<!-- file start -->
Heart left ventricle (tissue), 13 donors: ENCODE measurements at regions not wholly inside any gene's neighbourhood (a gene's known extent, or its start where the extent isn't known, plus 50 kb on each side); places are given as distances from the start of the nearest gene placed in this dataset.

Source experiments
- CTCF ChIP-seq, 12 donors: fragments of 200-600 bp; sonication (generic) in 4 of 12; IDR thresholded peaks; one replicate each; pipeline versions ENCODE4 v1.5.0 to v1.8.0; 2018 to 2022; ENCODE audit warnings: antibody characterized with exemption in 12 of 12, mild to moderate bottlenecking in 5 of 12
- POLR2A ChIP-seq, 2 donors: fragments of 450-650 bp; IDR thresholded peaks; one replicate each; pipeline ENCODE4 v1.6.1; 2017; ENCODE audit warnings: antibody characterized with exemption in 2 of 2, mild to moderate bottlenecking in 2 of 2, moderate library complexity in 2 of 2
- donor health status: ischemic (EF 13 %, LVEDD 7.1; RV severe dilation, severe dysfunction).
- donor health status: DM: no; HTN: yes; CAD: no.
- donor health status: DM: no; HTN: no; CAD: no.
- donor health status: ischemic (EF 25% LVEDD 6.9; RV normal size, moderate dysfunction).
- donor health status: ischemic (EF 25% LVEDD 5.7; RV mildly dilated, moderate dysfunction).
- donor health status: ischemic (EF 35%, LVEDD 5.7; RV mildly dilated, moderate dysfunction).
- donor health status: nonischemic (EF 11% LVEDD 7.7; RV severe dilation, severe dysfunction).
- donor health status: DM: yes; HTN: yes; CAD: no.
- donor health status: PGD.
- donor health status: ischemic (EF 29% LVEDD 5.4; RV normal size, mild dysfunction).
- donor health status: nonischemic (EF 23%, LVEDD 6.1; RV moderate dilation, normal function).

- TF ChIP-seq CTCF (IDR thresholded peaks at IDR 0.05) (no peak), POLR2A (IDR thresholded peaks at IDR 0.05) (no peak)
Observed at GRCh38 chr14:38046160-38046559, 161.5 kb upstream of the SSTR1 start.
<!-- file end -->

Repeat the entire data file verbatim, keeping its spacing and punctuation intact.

Heart left ventricle (tissue), 13 donors: ENCODE measurements at regions not wholly inside any gene's neighbourhood (a gene's known extent, or its start where the extent isn't known, plus 50 kb on each side); places are given as distances from the start of the nearest gene placed in this dataset.

Source experiments
- CTCF ChIP-seq, 12 donors: fragments of 200-600 bp; sonication (generic) in 4 of 12; IDR thresholded peaks; one replicate each; pipeline versions ENCODE4 v1.5.0 to v1.8.0; 2018 to 2022; ENCODE audit warnings: antibody characterized with exemption in 12 of 12, mild to moderate bottlenecking in 5 of 12
- POLR2A ChIP-seq, 2 donors: fragments of 450-650 bp; IDR thresholded peaks; one replicate each; pipeline ENCODE4 v1.6.1; 2017; ENCODE audit warnings: antibody characterized with exemption in 2 of 2, mild to moderate bottlenecking in 2 of 2, moderate library complexity in 2 of 2
- donor health status: ischemic (EF 13 %, LVEDD 7.1; RV severe dilation, severe dysfunction).
- donor health status: DM: no; HTN: yes; CAD: no.
- donor health status: DM: no; HTN: no; CAD: no.
- donor health status: ischemic (EF 25% LVEDD 6.9; RV normal size, moderate dysfunction).
- donor health status: ischemic (EF 25% LVEDD 5.7; RV mildly dilated, moderate dysfunction).
- donor health status: ischemic (EF 35%, LVEDD 5.7; RV mildly dilated, moderate dysfunction).
- donor health status: nonischemic (EF 11% LVEDD 7.7; RV severe dilation, severe dysfunction).
- donor health status: DM: yes; HTN: yes; CAD: no.
- donor health status: PGD.
- donor health status: ischemic (EF 29% LVEDD 5.4; RV normal size, mild dysfunction).
- donor health status: nonischemic (EF 23%, LVEDD 6.1; RV moderate dilation, normal function).

- TF ChIP-seq CTCF (IDR thresholded peaks at IDR 0.05) (no peak), POLR2A (IDR thresholded peaks at IDR 0.05) (no peak)
Observed at GRCh38 chr14:38046160-38046559, 161.5 kb upstream of the SSTR1 start.